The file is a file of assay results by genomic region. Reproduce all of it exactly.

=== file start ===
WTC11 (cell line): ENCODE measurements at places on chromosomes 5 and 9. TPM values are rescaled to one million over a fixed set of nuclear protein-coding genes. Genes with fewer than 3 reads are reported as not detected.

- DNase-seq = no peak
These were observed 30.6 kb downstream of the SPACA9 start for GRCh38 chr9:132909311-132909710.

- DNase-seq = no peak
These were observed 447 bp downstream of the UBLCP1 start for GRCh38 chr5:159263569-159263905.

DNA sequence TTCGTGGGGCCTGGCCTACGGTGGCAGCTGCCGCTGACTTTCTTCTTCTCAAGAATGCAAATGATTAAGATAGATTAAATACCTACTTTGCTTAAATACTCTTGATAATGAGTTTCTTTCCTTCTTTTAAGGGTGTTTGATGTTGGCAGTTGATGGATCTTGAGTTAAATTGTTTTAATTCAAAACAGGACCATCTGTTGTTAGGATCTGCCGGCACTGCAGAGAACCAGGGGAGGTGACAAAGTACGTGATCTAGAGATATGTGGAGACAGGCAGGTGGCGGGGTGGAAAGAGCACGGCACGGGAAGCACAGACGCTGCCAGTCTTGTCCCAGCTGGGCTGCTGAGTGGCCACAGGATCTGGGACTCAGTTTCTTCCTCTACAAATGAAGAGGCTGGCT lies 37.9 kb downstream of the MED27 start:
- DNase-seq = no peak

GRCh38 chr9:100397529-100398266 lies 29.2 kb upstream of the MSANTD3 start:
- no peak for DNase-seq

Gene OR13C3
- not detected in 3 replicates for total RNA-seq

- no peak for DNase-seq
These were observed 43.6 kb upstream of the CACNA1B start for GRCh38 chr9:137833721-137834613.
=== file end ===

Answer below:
WTC11 (cell line): ENCODE measurements at places on chromosomes 5 and 9. TPM values are rescaled to one million over a fixed set of nuclear protein-coding genes. Genes with fewer than 3 reads are reported as not detected.

- DNase-seq = no peak
These were observed 30.6 kb downstream of the SPACA9 start for GRCh38 chr9:132909311-132909710.

- DNase-seq = no peak
These were observed 447 bp downstream of the UBLCP1 start for GRCh38 chr5:159263569-159263905.

DNA sequence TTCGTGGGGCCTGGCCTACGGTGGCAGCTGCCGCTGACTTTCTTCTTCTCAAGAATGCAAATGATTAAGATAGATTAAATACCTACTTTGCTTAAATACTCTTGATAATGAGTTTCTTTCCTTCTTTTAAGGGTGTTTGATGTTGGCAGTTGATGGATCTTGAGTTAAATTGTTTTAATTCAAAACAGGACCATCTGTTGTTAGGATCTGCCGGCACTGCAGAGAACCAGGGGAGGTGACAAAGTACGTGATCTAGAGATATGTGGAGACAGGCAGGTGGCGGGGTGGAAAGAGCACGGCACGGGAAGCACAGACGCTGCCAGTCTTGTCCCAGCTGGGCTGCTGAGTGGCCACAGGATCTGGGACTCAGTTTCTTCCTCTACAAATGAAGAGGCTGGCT lies 37.9 kb downstream of the MED27 start:
- DNase-seq = no peak

GRCh38 chr9:100397529-100398266 lies 29.2 kb upstream of the MSANTD3 start:
- no peak for DNase-seq

Gene OR13C3
- not detected in 3 replicates for total RNA-seq

- no peak for DNase-seq
These were observed 43.6 kb upstream of the CACNA1B start for GRCh38 chr9:137833721-137834613.